J. Random Dullard, whom you’ve seen all over the Interwebs complaining about huge — nay, yuge — corporate profits, is of course full of it:
When a random sample of American adults were asked the question “Just a rough guess, what percent profit on each dollar of sales do you think the average company makes after taxes?” for the Reason-Rupe poll in May 2013, the average response was 36%! That response was very close to historical results from the polling organization ORC’s polls for a slightly different, but related question: What percent profit on each dollar of sales do you think the average manufacturer makes after taxes? Responses to that question in 9 different polls between 1971 and 1987 ranged from 28% to 37% and averaged 31.6%.
How do the public’s estimates of corporate profit margins compare to reality? Not surprisingly they are off by a huge margin. According to this Yahoo! Finance database for 212 different industries, the average profit margin for the most recent quarter was 7.5% and the median profit margin was 6.5% (see chart above). Interestingly, there wasn’t a single industry out of 212 that had a profit margin as high as 36% in the most recent quarter.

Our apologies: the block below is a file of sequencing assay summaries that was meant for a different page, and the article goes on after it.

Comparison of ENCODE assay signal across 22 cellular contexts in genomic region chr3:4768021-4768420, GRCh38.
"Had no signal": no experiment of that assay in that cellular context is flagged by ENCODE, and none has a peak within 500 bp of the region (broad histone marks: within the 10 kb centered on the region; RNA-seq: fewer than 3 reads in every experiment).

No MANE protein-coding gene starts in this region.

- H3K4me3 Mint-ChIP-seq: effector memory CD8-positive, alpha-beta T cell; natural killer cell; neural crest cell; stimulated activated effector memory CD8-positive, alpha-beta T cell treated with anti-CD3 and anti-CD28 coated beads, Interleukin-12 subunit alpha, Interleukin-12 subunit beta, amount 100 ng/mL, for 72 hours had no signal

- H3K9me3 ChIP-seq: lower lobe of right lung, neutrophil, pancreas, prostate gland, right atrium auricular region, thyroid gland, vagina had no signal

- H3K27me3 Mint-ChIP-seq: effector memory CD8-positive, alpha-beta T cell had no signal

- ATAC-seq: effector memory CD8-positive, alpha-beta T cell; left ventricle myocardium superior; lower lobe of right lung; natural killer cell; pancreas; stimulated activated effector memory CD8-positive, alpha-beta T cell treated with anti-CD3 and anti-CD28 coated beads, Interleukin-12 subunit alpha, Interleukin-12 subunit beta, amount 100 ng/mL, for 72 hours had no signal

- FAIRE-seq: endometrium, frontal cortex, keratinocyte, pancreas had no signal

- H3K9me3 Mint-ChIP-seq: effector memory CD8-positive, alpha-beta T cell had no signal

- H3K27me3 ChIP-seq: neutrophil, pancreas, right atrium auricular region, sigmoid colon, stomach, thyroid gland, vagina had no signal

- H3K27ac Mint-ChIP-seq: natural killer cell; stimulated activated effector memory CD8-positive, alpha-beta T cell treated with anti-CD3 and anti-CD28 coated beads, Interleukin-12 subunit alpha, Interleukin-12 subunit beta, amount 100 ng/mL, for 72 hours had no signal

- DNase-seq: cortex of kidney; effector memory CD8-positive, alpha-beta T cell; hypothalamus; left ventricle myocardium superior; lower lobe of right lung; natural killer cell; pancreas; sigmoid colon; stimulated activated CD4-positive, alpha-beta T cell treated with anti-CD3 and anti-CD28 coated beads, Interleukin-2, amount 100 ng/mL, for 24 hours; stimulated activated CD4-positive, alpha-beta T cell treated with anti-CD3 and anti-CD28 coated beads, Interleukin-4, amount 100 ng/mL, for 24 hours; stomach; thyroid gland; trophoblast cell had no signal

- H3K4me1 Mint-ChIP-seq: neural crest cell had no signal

The seller had a wildly optimistic $485 on the tag but allowed as how he’d let it go for $425 out the door. Considering a brand new one retails at our shop for $499.95, Glock’s minimum advertised price, that was a less than attractive deal.
I did look around for a new one at the show, because retail profit margins on new base model Gen 3 Glocks are so razor thin that even my employee discount only saves me ten bucks or so, which would have been outweighed by instant gratification.
Most people have no idea how thin the margin on new guns is. I’m not aware of any similarly-priced consumer good that sells at retail for so little markup.
Truth be told, I wasn’t aware of the margin on new guns, though if you’d asked me cold a couple of days ago I’d probably have said “Maybe 10 to 15 percent.” Certainly nowhere in the 30s.